HINGHAM– Edward Savage and Christine Savage entered the court separately Sept. 13, 2018, on a slow, rainy Thursday for a motion to dismiss a shoplifting case against them. Although they stood together when their case was called, they did not sit together while waiting and rushed out of the courtroom following the arguments. Their motion was denied on Wednesday after being taken under advisement.
The Savages, Plympton residents accused of shoplifting from Kohl’s a year ago April, have been involved in a drawn-out legal saga ever since. The case has caught the eye of local media because Edward Savage is the former Hanson police chief, who resigned in 2012.
According to a complaint issued by the Hingham Police Department April 30, 2017, the Savages were caught on surveillance camera by the Kohl’s Department Store, 100 Derby St., Hingham, apparently shoplifting clothing in an amount more than $100.
The two were originally summonsed to appear before the clerk magistrate at Hingham District Court, Joseph Ligotti. The clerk agreed to dismiss the charges, with the agreement of the Hingham police prosecutor, if the Savages stayed out of criminal trouble for eight months and wrote letters of apology for the shoplifting, to the Hingham Police and Kohl’s department store at Derby Shops in Hingham, according to transcripts and recordings of the closed-door hearing, which were released to the media.
The Savages did not write apology letters before Feb. 28, 2018, the end of the probationary period. A new acting clerk magistrate replacing Ligotti, who retired, seeing that the apology letters had not been received, issued criminal charges against the Savages, according to court officials.
At the hearing, Daniel Webster, their attorney, argued that the acting clerk magistrate, Andrew Quigley, had no right to issue the criminal charges, and that he in fact, “violated the integrity of the Magistrate’s hearing,” by doing so, because the Savages thought they had until the very last day before the charges were dismissed to write apology letters.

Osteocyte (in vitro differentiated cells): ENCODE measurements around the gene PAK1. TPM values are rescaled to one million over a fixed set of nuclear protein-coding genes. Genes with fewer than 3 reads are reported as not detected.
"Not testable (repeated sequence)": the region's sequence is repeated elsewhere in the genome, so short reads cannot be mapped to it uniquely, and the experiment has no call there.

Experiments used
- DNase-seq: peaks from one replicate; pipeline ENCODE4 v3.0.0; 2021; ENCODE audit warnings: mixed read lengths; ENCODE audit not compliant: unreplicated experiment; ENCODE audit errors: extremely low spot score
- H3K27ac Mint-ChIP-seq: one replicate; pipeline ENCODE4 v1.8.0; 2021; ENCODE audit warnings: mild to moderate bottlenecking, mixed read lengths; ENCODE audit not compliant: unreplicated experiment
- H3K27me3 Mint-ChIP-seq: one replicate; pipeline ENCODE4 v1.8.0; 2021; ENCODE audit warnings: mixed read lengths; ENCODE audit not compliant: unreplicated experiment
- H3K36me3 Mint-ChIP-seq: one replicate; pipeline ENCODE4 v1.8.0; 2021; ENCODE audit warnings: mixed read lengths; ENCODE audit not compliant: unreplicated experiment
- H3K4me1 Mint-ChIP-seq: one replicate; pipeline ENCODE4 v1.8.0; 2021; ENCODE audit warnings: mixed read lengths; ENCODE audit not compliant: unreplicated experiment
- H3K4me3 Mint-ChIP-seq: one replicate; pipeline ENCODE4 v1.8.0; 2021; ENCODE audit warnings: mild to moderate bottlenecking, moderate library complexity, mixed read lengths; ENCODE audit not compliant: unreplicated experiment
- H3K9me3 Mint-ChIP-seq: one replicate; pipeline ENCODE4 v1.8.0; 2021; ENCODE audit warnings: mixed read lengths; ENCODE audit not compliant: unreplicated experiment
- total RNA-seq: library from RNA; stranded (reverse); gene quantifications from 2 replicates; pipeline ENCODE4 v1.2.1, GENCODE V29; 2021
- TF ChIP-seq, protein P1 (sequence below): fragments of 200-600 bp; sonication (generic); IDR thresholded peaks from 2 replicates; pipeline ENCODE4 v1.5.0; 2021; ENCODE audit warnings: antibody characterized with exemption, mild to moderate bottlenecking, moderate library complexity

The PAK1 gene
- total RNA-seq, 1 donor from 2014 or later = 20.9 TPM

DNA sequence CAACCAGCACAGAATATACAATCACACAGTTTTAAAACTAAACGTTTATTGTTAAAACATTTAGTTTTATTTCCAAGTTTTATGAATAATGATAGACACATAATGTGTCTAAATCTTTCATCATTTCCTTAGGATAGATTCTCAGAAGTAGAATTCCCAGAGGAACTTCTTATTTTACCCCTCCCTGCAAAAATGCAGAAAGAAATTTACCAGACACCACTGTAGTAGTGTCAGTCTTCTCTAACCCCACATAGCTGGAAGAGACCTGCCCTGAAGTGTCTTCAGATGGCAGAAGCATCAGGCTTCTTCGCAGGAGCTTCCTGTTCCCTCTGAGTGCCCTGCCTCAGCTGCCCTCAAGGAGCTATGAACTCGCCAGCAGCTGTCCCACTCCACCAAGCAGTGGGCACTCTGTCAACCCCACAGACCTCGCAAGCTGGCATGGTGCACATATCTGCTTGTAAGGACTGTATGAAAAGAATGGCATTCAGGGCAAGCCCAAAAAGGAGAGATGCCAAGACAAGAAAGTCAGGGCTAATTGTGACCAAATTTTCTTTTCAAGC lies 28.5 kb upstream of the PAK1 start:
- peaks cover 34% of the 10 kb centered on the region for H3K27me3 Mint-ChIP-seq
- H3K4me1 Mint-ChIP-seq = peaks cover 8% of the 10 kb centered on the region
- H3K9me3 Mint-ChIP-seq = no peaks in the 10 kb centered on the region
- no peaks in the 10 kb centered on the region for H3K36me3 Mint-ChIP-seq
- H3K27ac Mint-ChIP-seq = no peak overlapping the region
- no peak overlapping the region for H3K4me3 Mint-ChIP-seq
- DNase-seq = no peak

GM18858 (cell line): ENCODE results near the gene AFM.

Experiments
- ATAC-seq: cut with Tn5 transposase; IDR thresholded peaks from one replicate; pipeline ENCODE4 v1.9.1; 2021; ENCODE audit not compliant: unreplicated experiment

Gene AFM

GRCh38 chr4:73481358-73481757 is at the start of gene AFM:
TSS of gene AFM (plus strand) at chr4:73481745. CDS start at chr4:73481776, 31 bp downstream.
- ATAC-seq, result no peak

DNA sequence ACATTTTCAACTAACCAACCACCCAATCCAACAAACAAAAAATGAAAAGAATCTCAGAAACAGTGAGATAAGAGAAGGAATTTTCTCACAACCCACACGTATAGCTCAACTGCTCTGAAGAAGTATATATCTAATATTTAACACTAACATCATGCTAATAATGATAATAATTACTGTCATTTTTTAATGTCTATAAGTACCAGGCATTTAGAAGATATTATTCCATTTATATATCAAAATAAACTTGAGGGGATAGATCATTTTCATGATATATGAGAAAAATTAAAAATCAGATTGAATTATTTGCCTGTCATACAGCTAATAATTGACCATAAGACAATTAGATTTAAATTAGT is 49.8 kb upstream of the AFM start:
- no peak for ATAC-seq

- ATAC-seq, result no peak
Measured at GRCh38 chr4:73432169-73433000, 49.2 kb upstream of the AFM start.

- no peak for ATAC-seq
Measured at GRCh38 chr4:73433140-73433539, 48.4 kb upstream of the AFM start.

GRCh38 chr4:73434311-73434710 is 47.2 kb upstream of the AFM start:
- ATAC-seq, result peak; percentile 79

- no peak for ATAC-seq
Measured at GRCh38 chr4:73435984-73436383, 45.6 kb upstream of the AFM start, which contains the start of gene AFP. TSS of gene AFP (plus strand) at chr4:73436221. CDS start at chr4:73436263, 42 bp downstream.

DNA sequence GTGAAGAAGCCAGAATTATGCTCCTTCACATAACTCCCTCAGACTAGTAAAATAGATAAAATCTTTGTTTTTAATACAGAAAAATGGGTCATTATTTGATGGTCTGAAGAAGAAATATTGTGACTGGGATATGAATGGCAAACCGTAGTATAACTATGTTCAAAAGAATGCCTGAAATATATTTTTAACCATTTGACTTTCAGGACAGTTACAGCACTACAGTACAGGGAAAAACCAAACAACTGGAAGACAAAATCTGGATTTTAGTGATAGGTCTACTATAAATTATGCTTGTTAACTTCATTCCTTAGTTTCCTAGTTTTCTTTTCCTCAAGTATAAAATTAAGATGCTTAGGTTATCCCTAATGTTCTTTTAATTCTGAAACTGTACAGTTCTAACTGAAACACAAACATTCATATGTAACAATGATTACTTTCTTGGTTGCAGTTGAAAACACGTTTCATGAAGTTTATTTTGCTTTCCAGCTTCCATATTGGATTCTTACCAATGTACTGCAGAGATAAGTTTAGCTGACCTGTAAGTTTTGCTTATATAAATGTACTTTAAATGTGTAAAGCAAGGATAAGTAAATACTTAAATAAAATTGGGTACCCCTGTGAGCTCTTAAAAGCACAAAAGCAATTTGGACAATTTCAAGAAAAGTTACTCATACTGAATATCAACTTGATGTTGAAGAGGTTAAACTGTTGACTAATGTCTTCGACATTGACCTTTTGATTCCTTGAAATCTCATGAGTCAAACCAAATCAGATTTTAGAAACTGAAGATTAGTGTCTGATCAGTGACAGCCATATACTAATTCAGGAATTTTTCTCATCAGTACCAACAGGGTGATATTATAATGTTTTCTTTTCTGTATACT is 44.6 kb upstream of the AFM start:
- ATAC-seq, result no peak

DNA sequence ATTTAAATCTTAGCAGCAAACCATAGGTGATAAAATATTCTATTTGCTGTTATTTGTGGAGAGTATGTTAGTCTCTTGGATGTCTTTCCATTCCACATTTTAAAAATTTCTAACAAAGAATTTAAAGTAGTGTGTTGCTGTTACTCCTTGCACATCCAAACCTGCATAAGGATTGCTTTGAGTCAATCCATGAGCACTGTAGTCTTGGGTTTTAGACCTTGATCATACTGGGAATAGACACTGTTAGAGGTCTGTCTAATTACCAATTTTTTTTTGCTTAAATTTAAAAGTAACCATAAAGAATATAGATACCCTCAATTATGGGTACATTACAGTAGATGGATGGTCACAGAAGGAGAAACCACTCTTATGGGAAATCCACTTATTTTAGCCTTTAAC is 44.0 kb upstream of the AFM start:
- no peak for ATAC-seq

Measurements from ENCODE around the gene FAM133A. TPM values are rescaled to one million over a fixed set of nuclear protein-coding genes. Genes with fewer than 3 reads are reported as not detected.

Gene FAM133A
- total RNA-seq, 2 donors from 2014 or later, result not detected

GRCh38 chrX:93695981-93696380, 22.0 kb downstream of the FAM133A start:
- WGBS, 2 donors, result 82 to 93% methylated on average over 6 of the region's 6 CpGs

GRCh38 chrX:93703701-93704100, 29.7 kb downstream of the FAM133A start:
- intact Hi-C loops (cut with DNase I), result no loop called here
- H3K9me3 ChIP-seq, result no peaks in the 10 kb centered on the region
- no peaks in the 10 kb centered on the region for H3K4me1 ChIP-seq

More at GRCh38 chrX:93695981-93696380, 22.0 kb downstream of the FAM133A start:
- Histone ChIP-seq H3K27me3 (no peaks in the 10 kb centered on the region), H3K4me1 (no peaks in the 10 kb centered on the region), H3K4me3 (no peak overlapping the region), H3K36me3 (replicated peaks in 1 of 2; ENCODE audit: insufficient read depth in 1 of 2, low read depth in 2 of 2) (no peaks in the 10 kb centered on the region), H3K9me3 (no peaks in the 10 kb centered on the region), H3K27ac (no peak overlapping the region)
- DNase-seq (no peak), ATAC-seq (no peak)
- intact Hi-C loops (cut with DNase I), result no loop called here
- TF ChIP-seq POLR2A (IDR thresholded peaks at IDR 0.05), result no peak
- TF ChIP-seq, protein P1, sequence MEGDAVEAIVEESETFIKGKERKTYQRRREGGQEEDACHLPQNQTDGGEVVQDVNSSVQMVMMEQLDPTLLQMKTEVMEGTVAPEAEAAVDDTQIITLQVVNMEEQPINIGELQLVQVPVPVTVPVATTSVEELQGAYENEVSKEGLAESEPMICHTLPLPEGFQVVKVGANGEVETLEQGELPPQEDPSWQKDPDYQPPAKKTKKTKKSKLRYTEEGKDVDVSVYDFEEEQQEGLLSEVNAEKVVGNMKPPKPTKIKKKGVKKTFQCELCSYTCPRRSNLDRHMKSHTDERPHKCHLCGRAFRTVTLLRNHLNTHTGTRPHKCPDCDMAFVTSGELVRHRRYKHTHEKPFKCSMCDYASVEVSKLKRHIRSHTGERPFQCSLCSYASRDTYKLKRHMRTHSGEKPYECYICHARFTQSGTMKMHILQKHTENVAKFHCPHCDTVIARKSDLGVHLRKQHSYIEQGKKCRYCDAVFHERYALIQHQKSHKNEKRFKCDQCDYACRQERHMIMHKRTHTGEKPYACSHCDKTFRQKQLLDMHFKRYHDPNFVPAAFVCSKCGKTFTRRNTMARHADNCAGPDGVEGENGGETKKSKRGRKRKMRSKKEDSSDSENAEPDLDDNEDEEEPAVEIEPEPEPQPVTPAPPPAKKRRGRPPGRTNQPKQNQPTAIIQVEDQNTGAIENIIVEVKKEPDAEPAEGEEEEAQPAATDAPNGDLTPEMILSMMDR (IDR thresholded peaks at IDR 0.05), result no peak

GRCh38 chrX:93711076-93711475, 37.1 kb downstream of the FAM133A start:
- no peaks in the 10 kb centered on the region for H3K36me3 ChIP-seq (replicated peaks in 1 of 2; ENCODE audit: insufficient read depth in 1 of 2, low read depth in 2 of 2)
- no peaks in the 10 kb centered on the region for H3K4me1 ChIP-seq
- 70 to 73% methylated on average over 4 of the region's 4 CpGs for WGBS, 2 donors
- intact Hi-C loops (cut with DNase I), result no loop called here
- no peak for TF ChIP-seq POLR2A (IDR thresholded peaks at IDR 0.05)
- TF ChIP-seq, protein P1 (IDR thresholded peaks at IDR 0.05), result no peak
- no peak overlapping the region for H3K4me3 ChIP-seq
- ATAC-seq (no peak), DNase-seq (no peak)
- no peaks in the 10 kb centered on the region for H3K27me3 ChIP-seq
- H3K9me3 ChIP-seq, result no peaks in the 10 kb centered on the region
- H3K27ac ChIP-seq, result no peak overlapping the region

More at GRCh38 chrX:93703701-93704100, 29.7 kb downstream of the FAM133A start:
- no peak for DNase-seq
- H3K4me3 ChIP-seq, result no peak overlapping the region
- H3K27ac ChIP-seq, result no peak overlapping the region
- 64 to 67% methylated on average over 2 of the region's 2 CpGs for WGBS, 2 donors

Quigley never held a probable cause hearing of his own, according to records.
During the hearing on the motion to dismiss, held before Judge John P. Stapleton, who was engaged and asked many questions, Webster read a quote from Ligotti’s hearing:
“Okay, I am getting two letters written, signed by both people. I’m going to continue this matter until 2/28 of ’18 for dismissal. It will automatically dismiss on that date, no need to be back. Should you be dumb enough to do anything else illegal, this will automatically kick in and will automatically come back…and it [charges] will be issued,” he said.
Despite the lack of a due date for the letters, Stapleton denied the motion to dismiss the charges noting that the court had not found that the acting clerk magistrate, Quigley, had violated the integrity of the clerk magistrate hearing.
The Savages are being prosecuted by an outside prosecutor, Frances Cannone, of Essex County.
They will be back in court at a date to be determined to face the criminal complaint. A court official noted that it looks like the case will be headed for either a trial or settlement.
The case is ongoing.